MINNEAPOLIS — The bulls and the bears united in the latest world agricultural supply and demand estimates report as old- and new-crop corn and soybean ending stocks went in opposite directions.

“The corn number was probably the one that stands out most on this report,” said Peter Georgantones, Roy E. Abbott Futures market analyst, in a Minneapolis Grain Exchanged-hosted teleconference after the U.S. Department of Agriculture’s report.

The USDA reduced its old-crop ending stocks estimate from 1.331 billion bushels in last month’s estimate to a supportive 1.146 billion bushels on May 9.

Figuring in an average yield of 165.3 bushels per acre for corn planted this year, USDA jumped the 2014-2015 ending stocks to 1.726 billion bushels.

“So they’re using a really large yield. That kind of caught the market off-guard. They weren’t looking for something that big,” Georgantones said.

“They haven’t even added in more acres, and I think the acreage numbers next year are probably going to be 1.5 or 2 million acres more than what we’re seeing from USDA. We’ll find that out in late June.

“The corn number is constructive here, but they’re using a 165.3 bushels yield, so if we do have any problems and they take 10 bushels off that yield, real quick there could really be some tightness in that market.”

Ethanol demand was increased by 50 million bushels, and export sales were increased by 100 million bushels.

“All those numbers make sense to me. We’ve been seeing real good corn sales, real good demand in all of the sectors right now,” Georgantones said.

The USDA also increased Brazilian corn from 72 million to 75 million tons, and China remained at 217 million tons.

“China hasn’t had a real drought in several years. If something happens on that front, that could really change the supply-demand situation and the market price action significantly and very quickly,” Georgantones said.

“I can’t get bullish on new-crop corn, but we have a long growing season ahead of us. I’m selling into rallies in new crop.”

Soybean Estimates

The USDA projected old-crop soybean ending stocks to 130 million bushels, down 5 million from the April report.

“That’s a pretty neutral number. There were some people who thought we might find some beans from last year crop and take the soybean carryout up, so 130 is a constructive number,” Georgantones said.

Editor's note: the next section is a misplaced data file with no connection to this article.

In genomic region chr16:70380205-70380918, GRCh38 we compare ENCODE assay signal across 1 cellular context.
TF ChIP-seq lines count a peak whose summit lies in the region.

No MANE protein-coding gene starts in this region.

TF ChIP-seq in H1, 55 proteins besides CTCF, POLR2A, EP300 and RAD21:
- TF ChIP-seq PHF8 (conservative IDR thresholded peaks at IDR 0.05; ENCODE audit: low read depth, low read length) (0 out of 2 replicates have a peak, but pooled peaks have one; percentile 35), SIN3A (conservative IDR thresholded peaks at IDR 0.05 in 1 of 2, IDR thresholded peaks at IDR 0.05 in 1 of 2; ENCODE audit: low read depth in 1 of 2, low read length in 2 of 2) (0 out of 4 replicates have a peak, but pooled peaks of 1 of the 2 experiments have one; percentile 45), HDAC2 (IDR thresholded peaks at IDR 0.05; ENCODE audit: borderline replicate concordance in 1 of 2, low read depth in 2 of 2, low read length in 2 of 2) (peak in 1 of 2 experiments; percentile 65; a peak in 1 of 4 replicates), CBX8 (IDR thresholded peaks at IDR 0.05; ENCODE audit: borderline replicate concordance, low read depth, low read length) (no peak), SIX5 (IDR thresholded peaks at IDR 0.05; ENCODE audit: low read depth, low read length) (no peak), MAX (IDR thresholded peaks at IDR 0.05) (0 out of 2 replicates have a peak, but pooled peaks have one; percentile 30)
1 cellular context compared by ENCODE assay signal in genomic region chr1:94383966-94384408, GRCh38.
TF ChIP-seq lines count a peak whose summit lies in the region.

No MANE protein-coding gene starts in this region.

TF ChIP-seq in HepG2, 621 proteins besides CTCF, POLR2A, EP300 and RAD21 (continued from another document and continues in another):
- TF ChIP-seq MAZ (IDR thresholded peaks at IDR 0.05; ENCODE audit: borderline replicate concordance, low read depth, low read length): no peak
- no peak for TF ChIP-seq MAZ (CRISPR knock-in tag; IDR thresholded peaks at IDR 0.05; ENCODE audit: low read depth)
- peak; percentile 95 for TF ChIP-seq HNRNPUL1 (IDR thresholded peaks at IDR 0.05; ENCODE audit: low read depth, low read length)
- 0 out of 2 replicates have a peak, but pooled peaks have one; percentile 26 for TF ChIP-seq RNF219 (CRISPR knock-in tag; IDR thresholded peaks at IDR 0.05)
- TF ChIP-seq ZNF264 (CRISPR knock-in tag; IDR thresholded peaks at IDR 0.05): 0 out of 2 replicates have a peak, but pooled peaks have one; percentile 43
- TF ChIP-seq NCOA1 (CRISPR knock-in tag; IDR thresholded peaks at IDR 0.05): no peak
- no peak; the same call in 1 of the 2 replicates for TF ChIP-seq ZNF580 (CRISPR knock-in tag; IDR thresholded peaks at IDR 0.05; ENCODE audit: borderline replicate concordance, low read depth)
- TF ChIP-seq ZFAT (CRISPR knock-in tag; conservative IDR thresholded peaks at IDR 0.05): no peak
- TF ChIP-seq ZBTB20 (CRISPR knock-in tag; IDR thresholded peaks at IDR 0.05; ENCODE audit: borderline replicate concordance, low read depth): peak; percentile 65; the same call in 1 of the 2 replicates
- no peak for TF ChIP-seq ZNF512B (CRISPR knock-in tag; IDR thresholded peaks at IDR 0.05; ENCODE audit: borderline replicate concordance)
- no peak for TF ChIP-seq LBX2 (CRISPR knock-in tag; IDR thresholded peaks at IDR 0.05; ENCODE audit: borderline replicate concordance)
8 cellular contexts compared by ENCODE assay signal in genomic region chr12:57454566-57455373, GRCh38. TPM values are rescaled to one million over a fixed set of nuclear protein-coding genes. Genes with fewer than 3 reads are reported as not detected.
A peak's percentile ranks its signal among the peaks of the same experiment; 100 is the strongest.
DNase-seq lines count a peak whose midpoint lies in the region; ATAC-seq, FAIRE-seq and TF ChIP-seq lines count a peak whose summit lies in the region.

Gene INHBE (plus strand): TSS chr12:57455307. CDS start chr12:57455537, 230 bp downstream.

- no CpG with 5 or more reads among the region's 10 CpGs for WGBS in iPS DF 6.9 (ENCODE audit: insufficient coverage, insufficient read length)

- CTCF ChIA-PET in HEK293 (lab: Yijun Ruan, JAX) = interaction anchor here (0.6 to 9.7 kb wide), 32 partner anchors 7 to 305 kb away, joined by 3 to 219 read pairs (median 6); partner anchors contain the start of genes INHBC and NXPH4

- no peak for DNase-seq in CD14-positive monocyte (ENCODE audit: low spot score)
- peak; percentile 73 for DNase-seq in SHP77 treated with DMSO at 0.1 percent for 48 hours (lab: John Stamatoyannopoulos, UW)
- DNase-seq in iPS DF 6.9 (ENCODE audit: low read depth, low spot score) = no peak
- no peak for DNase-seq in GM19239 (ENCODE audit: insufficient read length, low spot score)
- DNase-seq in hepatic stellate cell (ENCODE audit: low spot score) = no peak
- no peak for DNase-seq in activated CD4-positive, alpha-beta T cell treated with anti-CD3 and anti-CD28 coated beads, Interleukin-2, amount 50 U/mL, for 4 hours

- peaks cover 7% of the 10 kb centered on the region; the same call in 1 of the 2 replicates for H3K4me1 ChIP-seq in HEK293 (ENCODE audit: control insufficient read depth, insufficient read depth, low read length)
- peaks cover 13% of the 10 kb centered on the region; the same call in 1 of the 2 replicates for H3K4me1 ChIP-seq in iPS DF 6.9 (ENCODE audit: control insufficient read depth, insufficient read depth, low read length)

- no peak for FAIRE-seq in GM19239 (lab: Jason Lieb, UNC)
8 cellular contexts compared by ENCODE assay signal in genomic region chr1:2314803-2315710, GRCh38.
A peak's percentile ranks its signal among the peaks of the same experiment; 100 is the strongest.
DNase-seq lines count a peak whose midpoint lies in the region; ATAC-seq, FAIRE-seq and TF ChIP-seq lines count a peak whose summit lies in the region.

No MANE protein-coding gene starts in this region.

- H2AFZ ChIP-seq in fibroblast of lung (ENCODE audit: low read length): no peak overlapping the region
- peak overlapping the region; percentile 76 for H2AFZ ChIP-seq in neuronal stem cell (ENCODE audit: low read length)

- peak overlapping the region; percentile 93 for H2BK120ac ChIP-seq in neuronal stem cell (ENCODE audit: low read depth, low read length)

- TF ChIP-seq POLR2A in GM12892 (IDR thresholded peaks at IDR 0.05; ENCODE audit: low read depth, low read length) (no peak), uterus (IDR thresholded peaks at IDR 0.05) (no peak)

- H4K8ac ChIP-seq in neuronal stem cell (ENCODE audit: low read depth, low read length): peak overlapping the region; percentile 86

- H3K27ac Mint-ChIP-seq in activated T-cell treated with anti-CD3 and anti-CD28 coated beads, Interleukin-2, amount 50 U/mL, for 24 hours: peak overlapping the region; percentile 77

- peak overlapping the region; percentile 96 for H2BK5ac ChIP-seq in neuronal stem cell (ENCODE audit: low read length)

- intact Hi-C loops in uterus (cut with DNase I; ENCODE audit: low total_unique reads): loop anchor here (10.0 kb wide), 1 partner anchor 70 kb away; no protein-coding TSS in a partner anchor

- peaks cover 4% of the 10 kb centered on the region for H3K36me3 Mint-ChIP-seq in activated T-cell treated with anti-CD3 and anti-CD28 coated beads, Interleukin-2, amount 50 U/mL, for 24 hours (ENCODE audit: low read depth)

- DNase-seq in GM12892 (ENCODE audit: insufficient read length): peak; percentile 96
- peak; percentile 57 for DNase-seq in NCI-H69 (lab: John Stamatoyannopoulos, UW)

The U.S. soybean ending stocks for 2014-2015 are estimated at 330 million bushels.

“That’s the one that I think is eventually going to do-in the bean market,” Georgantones said.

“We’re at $12.25 November soybeans right now, and 330 million bushels implies we could pretty easily fall $1.50 to $2 on the board.

“We’re going to be buried in beans next fall if we have a good crop this year.

“There are a lot of soybean acres out there. We have a lot of acres coming again in South America where they had a big crop this year, and they’re holding inventory. We’re going to have a large crop with our acreage increase, so I’m very bearish on new-crop beans.

“The problem is I’m bullish on old-crop beans, which is the July contract, and things are still very tight on the old-crop front and they’re going to be over the next 60 days.

“Once we get into a situation where the old crop has played itself out, then they’re really going to start unloading on the new-crop beans.”

Georgantones foresees wheat as a market follower due to the large world ending stocks estimate of 187 million metric tons, more than 6 million above last month’s estimate.

“We may have room to rally maybe another 30 cents, but I don’t think we can go a heck of a lot higher based on what I’m seeing right now with demand in the world numbers,” he said.

“However, wheat is the one market that’s real skittish with the Russian situation.

“Just the fact that everybody in the world is always planting wheat sometime or another, all it takes is one or two of the largest countries to run into a little bit of trouble and that could change the balance sheets real quickly.”